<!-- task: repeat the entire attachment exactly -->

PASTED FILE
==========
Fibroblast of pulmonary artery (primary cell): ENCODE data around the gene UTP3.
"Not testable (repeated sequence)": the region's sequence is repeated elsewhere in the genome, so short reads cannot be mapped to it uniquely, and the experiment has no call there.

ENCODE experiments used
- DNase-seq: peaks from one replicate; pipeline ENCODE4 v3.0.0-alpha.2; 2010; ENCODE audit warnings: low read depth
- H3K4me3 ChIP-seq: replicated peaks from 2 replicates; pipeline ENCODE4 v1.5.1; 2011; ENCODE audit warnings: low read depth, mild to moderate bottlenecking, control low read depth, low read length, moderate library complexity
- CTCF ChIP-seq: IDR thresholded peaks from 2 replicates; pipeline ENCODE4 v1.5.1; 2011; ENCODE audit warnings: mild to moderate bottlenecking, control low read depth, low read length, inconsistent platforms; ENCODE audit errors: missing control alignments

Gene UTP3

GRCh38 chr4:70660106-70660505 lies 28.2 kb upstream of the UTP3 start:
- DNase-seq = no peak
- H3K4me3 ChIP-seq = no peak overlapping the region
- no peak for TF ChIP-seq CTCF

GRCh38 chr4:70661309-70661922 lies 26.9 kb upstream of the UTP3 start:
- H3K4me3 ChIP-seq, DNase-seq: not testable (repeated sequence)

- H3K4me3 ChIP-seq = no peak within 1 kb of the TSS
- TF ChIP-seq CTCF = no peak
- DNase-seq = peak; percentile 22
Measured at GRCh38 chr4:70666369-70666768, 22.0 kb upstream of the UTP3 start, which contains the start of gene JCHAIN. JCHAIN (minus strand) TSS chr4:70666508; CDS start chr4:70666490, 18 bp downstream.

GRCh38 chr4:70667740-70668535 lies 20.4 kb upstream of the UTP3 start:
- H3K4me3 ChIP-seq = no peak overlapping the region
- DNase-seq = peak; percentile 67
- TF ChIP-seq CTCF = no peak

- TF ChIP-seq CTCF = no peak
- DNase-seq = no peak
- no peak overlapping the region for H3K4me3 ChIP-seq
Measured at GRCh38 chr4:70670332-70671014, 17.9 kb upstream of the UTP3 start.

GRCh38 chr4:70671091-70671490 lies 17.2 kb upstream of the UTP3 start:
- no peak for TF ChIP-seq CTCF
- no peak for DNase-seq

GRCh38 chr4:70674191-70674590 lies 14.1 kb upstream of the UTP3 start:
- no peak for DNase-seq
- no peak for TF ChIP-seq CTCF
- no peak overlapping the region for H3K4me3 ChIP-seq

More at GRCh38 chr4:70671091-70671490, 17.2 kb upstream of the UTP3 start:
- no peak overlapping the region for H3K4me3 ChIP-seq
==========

Fibroblast of pulmonary artery (primary cell): ENCODE data around the gene UTP3.
"Not testable (repeated sequence)": the region's sequence is repeated elsewhere in the genome, so short reads cannot be mapped to it uniquely, and the experiment has no call there.

ENCODE experiments used
- DNase-seq: peaks from one replicate; pipeline ENCODE4 v3.0.0-alpha.2; 2010; ENCODE audit warnings: low read depth
- H3K4me3 ChIP-seq: replicated peaks from 2 replicates; pipeline ENCODE4 v1.5.1; 2011; ENCODE audit warnings: low read depth, mild to moderate bottlenecking, control low read depth, low read length, moderate library complexity
- CTCF ChIP-seq: IDR thresholded peaks from 2 replicates; pipeline ENCODE4 v1.5.1; 2011; ENCODE audit warnings: mild to moderate bottlenecking, control low read depth, low read length, inconsistent platforms; ENCODE audit errors: missing control alignments

Gene UTP3

GRCh38 chr4:70660106-70660505 lies 28.2 kb upstream of the UTP3 start:
- DNase-seq = no peak
- H3K4me3 ChIP-seq = no peak overlapping the region
- no peak for TF ChIP-seq CTCF

GRCh38 chr4:70661309-70661922 lies 26.9 kb upstream of the UTP3 start:
- H3K4me3 ChIP-seq, DNase-seq: not testable (repeated sequence)

- H3K4me3 ChIP-seq = no peak within 1 kb of the TSS
- TF ChIP-seq CTCF = no peak
- DNase-seq = peak; percentile 22
Measured at GRCh38 chr4:70666369-70666768, 22.0 kb upstream of the UTP3 start, which contains the start of gene JCHAIN. JCHAIN (minus strand) TSS chr4:70666508; CDS start chr4:70666490, 18 bp downstream.

GRCh38 chr4:70667740-70668535 lies 20.4 kb upstream of the UTP3 start:
- H3K4me3 ChIP-seq = no peak overlapping the region
- DNase-seq = peak; percentile 67
- TF ChIP-seq CTCF = no peak

- TF ChIP-seq CTCF = no peak
- DNase-seq = no peak
- no peak overlapping the region for H3K4me3 ChIP-seq
Measured at GRCh38 chr4:70670332-70671014, 17.9 kb upstream of the UTP3 start.

GRCh38 chr4:70671091-70671490 lies 17.2 kb upstream of the UTP3 start:
- no peak for TF ChIP-seq CTCF
- no peak for DNase-seq

GRCh38 chr4:70674191-70674590 lies 14.1 kb upstream of the UTP3 start:
- no peak for DNase-seq
- no peak for TF ChIP-seq CTCF
- no peak overlapping the region for H3K4me3 ChIP-seq

More at GRCh38 chr4:70671091-70671490, 17.2 kb upstream of the UTP3 start:
- no peak overlapping the region for H3K4me3 ChIP-seq